The Hanalei River, on the north shore of the island of Kauai, flows 16 miles through one of America's most scenic, biologically unique, and culturally significant regions. It begins 3,500 feet up on the slopes of Mt. Waialeale -- which receives more than 450 inches of rain a year, making it one of the wettest places on earth. Draining a 23-square mile watershed, the river runs 16 miles through pristine wilderness, pastures and cropland, emptying into crescent-shaped Hanalei Bay, renowned for its white-sand beaches.
The river drains a lush valley populated by uniquely Hawaiian plants and animals, many of them endangered. The valley also contains a number of archeological historical sites reflecting traditional Hawaiian culture and practices, which continue to shape life along the river today. For instance, the valley produces 60 percent of the state's supply of taro, a traditional Hawaiian staple.
The lower portions of the river form an estuary that serves as a nursery and habitat for a number of fisheries in the highly productive waters of Hanalei Bay. The Hanalei National Wildlife Refuge provides essential habitat for endangered Hawaiian waterbirds. The area's unique and abundant natural resources draw a growing number of tourists, hikers, campers and kayakers.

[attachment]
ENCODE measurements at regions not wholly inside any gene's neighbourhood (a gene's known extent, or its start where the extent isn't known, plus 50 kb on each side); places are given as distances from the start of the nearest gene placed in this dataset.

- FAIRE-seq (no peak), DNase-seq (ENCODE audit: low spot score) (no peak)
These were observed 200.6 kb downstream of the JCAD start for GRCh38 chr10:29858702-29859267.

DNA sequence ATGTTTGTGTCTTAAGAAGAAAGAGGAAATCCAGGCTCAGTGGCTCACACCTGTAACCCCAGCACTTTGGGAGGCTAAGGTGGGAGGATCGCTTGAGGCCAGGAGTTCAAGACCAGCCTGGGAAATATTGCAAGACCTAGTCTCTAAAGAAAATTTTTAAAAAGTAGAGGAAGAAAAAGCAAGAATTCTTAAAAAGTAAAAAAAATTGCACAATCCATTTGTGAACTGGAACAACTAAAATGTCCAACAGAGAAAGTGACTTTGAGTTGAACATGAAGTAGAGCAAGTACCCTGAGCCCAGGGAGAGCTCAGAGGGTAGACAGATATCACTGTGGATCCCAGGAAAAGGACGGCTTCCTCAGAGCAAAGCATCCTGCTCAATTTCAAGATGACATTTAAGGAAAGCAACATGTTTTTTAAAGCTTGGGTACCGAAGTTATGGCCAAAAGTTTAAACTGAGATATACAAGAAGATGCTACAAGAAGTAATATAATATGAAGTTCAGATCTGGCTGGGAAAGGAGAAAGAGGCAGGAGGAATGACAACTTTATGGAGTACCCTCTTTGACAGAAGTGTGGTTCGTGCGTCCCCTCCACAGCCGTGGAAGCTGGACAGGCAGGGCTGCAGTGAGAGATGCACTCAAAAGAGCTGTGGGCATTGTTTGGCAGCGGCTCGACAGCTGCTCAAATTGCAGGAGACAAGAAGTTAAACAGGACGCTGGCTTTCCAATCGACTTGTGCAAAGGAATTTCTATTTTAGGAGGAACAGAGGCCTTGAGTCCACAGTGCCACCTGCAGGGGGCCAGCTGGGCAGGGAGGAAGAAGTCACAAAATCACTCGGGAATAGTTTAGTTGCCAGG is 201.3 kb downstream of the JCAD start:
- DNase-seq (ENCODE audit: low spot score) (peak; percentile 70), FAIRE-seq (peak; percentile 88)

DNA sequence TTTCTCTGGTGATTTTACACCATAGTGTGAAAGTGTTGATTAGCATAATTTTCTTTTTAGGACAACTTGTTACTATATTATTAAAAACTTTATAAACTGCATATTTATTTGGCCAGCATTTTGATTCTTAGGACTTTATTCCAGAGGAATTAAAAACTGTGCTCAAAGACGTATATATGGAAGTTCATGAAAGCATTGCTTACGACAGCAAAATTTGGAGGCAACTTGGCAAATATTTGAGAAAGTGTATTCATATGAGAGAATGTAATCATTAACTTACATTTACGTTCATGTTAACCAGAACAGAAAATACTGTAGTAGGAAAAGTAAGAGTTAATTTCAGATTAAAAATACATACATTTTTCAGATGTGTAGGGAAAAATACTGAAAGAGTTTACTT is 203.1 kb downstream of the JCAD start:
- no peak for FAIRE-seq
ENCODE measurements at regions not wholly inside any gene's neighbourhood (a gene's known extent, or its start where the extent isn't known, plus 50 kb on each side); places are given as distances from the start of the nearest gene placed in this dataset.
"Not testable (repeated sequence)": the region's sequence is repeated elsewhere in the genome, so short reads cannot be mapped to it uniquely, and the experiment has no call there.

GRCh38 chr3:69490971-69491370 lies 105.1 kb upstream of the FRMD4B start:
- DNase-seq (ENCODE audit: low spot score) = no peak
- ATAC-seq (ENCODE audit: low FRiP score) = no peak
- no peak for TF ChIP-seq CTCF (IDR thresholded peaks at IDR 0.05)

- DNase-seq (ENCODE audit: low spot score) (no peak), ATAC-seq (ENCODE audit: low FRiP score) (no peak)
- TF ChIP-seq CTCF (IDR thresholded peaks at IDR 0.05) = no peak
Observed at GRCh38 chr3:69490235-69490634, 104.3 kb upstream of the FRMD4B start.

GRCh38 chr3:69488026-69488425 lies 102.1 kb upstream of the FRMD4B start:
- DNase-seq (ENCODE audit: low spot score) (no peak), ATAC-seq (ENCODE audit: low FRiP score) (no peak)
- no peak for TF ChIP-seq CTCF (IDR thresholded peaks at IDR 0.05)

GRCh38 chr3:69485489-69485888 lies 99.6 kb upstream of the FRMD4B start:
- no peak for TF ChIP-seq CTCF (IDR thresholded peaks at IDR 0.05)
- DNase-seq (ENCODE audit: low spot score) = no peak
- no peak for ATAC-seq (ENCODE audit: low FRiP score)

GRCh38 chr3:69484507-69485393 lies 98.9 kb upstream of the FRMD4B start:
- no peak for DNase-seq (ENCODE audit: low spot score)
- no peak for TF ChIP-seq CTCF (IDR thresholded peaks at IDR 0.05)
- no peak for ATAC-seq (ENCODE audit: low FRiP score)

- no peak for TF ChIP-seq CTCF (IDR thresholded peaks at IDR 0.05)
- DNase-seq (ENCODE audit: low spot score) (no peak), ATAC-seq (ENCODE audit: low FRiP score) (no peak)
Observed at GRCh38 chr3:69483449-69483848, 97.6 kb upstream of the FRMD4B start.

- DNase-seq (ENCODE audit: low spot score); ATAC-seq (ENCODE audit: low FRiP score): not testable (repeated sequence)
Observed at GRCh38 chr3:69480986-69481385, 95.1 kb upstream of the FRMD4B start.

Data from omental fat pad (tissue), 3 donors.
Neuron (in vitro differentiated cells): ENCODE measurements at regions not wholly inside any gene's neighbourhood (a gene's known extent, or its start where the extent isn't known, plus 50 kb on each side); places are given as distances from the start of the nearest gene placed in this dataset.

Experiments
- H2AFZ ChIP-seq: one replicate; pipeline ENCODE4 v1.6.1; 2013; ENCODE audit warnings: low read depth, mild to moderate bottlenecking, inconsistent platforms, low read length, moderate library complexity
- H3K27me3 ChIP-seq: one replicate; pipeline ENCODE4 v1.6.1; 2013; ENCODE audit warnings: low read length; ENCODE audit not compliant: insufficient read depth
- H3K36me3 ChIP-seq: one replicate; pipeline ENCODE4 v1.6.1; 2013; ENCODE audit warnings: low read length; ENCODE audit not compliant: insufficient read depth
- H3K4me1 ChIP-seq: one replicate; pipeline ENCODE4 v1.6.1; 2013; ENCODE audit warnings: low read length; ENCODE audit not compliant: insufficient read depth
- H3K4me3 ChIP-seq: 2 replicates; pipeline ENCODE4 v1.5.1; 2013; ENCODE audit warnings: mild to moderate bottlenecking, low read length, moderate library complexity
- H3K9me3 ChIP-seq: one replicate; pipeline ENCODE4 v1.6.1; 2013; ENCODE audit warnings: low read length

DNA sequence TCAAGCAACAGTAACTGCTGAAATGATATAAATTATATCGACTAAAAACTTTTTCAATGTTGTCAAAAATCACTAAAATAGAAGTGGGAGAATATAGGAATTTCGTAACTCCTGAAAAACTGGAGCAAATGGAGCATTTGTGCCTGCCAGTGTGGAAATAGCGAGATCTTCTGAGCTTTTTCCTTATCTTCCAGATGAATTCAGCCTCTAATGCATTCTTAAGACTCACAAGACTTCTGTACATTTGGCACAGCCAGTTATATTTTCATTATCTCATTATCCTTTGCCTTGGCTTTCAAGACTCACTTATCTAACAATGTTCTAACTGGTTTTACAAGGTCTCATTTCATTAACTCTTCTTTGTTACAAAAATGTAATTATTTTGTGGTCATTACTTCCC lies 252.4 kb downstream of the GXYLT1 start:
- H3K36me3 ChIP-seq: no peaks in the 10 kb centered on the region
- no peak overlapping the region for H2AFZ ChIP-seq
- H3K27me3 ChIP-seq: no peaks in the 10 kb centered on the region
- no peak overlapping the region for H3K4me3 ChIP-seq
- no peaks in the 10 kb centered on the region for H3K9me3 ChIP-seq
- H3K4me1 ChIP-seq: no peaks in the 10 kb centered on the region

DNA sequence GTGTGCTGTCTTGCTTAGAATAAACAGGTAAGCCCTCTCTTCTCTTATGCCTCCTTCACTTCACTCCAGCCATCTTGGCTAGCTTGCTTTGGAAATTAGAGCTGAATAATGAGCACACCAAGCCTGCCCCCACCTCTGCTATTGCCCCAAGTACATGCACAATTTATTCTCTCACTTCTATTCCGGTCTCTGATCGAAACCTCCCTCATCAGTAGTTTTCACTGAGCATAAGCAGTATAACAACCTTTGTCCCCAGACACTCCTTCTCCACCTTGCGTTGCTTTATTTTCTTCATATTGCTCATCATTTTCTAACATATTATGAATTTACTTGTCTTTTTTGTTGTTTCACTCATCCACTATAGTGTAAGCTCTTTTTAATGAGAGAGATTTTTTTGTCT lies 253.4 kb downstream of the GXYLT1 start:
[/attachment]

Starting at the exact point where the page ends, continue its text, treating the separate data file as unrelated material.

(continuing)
Because of the beauty of the area and the variety of wildlife, tourism is also increasing, raising new issues. Recreational commercialization is increasing, presenting a challenge of ensuring that small family owned businesses can thrive.
Community Action Plan
The Hanalei community is working to preserve traditional lifestyles and protect unique natural resources in the face of increasing population and economic pressures for development. Designation as an American Heritage River provides an opportunity for local governments and stakeholders to establish a forum for resolving potential conflicts over use of the river. The stakeholders will work together to collect data, distribute information, and develop a community-based management plan that includes land acquisition, public access, local input, and identification of projects needed to implement the plan.
Michael H. Kido, Hawaii Stream Research Center, University of Hawaii (808) 822-8984